‘He’s got a legacy': Ofc. Jacob Hancher’s friend reflects on days spent watching her work

Updated: Oct. 8, 2020 at 6:38 PM EDT
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MYRTLE BEACH, S.C. (WMBF) - The owner of a graphics and sign shop in Socastee is reflecting on her friendship with fallen Myrtle Beach police Pfc. Jacob Hancher.

She said their friendship began before he was a police officer, but he would bring Myrtle Beach Police Department cars and SUVs as well as other business to her shop for the department. That’s where their friendship blossomed.

“He would bring me the police cars or he would come pick them up after I got done doing the graphics on them. And I remember the first time I met him he was shy, quiet and his partner, another CSO Officer Sean, kind of opened him up a little bit,” Debbie Flinchum, MB Showcase Signs & Reprographics said. “And from then on, he was just an open book of conversation and never, ever had anything that wasn’t positive to say. Everything was either funny or sweet, but I think the one thing that I remember of me and him and getting to know him was he was fascinated with color and graphics.”

Flinchum said Hancher would watch her work her machines and create graphics on her computer.

“It was so fascinating to him. And he’s like, ‘Wow you go too fast, wow back up, what did you just do?’” Flinchum laughed thinking about it.

She said he was always smiling.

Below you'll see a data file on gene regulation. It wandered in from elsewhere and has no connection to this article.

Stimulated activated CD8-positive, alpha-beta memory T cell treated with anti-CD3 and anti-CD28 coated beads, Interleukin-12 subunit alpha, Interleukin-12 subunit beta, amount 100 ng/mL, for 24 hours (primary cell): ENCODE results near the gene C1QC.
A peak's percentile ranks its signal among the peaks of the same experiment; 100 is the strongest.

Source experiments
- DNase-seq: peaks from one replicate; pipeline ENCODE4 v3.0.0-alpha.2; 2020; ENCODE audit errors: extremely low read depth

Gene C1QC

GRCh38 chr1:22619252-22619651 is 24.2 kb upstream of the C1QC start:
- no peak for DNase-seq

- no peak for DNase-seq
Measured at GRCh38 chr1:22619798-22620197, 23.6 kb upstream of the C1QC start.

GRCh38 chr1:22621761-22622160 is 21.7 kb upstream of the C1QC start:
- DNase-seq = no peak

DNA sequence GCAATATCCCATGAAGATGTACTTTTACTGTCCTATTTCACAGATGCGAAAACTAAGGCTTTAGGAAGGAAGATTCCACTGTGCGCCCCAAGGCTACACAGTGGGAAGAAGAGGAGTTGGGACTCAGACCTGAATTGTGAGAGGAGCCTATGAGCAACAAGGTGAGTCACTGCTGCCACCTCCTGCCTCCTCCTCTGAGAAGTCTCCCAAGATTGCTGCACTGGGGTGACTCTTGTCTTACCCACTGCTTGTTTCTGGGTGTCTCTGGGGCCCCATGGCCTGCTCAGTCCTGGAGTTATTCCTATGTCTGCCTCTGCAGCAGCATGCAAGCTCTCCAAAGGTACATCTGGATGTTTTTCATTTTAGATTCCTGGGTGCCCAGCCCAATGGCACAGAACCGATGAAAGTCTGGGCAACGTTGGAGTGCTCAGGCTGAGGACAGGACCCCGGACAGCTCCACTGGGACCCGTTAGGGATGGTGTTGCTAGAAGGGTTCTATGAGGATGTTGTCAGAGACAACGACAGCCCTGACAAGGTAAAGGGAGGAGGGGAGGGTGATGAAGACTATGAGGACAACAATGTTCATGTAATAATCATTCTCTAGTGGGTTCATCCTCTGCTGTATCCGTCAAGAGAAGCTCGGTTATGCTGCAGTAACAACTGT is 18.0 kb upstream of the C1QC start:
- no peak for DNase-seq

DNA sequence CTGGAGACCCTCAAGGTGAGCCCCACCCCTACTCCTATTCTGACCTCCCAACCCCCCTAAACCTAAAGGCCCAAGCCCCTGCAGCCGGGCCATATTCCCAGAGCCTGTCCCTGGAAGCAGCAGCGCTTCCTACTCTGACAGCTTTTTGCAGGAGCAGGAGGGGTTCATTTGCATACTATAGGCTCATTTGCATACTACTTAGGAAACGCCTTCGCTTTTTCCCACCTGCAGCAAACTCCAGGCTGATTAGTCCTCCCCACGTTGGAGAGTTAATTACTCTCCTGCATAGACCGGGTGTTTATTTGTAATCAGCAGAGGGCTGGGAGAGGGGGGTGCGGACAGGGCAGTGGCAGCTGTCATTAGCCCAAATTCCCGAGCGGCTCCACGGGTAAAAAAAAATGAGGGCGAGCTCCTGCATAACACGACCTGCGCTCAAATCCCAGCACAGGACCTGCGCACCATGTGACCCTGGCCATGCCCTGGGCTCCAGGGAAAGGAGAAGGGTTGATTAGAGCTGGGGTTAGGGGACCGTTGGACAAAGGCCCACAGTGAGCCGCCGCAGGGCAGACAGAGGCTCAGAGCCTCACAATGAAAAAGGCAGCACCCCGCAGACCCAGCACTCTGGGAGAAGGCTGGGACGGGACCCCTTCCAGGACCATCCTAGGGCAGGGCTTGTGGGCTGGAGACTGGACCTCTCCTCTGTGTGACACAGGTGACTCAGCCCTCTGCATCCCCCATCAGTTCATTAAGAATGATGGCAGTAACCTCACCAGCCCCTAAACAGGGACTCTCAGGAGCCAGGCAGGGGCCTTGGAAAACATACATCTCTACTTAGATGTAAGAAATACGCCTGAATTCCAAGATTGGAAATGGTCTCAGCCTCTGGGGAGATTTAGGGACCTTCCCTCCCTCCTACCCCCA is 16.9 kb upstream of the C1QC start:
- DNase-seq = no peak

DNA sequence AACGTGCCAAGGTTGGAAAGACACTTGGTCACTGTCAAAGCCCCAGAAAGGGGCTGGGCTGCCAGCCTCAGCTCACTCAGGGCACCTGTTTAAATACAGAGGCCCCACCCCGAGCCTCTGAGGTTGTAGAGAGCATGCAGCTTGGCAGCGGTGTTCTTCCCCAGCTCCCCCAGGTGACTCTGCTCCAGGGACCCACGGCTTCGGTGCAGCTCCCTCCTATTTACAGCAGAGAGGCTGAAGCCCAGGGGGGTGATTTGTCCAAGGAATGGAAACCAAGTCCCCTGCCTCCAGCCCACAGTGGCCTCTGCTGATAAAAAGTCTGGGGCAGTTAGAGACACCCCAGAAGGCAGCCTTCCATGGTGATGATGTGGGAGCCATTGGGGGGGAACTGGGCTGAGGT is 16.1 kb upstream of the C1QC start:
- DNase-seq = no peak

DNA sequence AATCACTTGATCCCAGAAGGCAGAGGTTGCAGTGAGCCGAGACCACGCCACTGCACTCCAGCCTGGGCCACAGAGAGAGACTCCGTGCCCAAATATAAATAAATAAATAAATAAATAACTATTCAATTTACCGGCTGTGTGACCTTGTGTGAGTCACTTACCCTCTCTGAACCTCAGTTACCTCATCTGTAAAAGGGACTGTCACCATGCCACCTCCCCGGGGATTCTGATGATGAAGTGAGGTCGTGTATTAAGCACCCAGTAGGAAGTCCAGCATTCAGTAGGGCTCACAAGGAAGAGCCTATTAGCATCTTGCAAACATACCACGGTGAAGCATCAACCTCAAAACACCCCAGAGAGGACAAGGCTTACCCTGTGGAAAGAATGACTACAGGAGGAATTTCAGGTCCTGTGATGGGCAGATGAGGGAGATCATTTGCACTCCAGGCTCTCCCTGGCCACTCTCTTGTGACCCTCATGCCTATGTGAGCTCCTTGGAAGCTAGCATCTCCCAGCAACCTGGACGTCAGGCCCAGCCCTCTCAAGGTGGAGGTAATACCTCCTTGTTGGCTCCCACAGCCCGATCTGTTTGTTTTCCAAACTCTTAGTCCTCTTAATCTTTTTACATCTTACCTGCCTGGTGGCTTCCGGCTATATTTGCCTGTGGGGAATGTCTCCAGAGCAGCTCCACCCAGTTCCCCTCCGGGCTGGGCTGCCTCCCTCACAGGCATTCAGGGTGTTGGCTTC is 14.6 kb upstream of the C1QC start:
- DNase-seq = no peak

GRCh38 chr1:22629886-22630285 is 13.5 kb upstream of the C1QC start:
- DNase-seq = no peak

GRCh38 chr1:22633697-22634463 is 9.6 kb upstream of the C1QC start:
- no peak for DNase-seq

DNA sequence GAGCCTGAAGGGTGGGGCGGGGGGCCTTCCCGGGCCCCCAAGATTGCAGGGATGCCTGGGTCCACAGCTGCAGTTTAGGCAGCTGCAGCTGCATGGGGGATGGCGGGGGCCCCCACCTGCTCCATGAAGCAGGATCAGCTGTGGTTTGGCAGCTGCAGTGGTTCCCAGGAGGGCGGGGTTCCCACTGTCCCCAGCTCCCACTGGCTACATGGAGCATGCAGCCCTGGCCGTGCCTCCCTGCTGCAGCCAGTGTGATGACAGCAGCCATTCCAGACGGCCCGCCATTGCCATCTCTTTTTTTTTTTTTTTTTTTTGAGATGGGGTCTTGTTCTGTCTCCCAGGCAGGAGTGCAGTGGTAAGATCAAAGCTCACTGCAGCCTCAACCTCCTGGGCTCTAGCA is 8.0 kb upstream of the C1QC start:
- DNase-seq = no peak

“I love when he’d just walk in the parking lot and you would just see him. He wouldn’t be walking with anybody and he would just be smiling like at the clouds or the sky or the cars, I don’t know. Always had that smile," Flinchum remembered.

Flinchum has done signs, graphics and vehicle wraps for MBPD for years. She said she woke up to her phone going off with MBPD on the other line early Sunday morning.

“I woke up to a message that came through early Sunday morning, asking if I would make a black line for the sign at the police department. I didn’t know what had happened, I didn’t know who it was. I messaged back and asked and I was told that an officer passed away the night before. And then I said, ‘Do you mind if I ask who?’ They shared the name with me and it did not even register. I was so focused on getting my stuff and getting that black line out there,” Flinchum said. “I was in the middle of it and I was like wait a minute. That’s young Jacob. That’s when it hit me and then that very moment you think about all the people in the police department and his brothers and sisters. They’re all family. I find comfort knowing that Jacob is sitting in the face of God.”

Flinchum put the black line on the sign at the Ted C. Collins Law Enforcement Center. She also put up the bow.

“The love and support and unity. Just everybody cares. And that’s been a long time coming to where people are filled with compassion and they just want to reach out and help the next person get through something difficult. He’s got a legacy. I mean there’s no doubt Jacob has changed so many lives. I’ll always remember him because he was just always smiling.”

The funeral programs, posters and signs as well as family memorabilia have all been made by Flinchum. They’re on display at the Myrtle Beach Convention Center, where Hancher’s visitation and funeral will be held.

Flinchum also made a special magnet with Hancher’s badge and picture for his MBPD family and her customers to help keep his memory and positive character alive.

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